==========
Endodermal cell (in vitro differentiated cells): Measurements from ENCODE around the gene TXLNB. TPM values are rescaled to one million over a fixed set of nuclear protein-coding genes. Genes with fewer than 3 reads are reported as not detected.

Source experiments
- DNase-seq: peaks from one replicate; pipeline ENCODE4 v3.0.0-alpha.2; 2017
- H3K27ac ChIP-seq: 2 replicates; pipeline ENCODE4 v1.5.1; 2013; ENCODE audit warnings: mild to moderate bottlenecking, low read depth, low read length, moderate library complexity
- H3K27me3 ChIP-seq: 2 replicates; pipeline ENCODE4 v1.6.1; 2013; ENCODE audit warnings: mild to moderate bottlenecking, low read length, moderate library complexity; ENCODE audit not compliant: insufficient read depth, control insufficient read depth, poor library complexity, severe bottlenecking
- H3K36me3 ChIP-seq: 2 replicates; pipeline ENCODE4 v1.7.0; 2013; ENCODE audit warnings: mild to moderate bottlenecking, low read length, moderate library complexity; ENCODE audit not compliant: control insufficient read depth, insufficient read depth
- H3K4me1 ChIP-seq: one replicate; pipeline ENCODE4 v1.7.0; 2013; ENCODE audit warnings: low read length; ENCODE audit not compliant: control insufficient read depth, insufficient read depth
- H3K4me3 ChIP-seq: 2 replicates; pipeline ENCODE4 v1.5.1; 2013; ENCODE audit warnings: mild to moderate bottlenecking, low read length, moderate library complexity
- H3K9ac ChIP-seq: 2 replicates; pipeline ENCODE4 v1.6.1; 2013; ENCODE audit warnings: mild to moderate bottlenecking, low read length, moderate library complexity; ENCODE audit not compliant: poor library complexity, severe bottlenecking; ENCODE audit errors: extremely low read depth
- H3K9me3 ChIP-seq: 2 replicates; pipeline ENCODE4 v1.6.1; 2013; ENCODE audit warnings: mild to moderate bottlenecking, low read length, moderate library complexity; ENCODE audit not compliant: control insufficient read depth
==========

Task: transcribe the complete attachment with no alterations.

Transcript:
Endodermal cell (in vitro differentiated cells): Measurements from ENCODE around the gene TXLNB. TPM values are rescaled to one million over a fixed set of nuclear protein-coding genes. Genes with fewer than 3 reads are reported as not detected.

Source experiments
- DNase-seq: peaks from one replicate; pipeline ENCODE4 v3.0.0-alpha.2; 2017
- H3K27ac ChIP-seq: 2 replicates; pipeline ENCODE4 v1.5.1; 2013; ENCODE audit warnings: mild to moderate bottlenecking, low read depth, low read length, moderate library complexity
- H3K27me3 ChIP-seq: 2 replicates; pipeline ENCODE4 v1.6.1; 2013; ENCODE audit warnings: mild to moderate bottlenecking, low read length, moderate library complexity; ENCODE audit not compliant: insufficient read depth, control insufficient read depth, poor library complexity, severe bottlenecking
- H3K36me3 ChIP-seq: 2 replicates; pipeline ENCODE4 v1.7.0; 2013; ENCODE audit warnings: mild to moderate bottlenecking, low read length, moderate library complexity; ENCODE audit not compliant: control insufficient read depth, insufficient read depth
- H3K4me1 ChIP-seq: one replicate; pipeline ENCODE4 v1.7.0; 2013; ENCODE audit warnings: low read length; ENCODE audit not compliant: control insufficient read depth, insufficient read depth
- H3K4me3 ChIP-seq: 2 replicates; pipeline ENCODE4 v1.5.1; 2013; ENCODE audit warnings: mild to moderate bottlenecking, low read length, moderate library complexity
- H3K9ac ChIP-seq: 2 replicates; pipeline ENCODE4 v1.6.1; 2013; ENCODE audit warnings: mild to moderate bottlenecking, low read length, moderate library complexity; ENCODE audit not compliant: poor library complexity, severe bottlenecking; ENCODE audit errors: extremely low read depth
- H3K9me3 ChIP-seq: 2 replicates; pipeline ENCODE4 v1.6.1; 2013; ENCODE audit warnings: mild to moderate bottlenecking, low read length, moderate library complexity; ENCODE audit not compliant: control insufficient read depth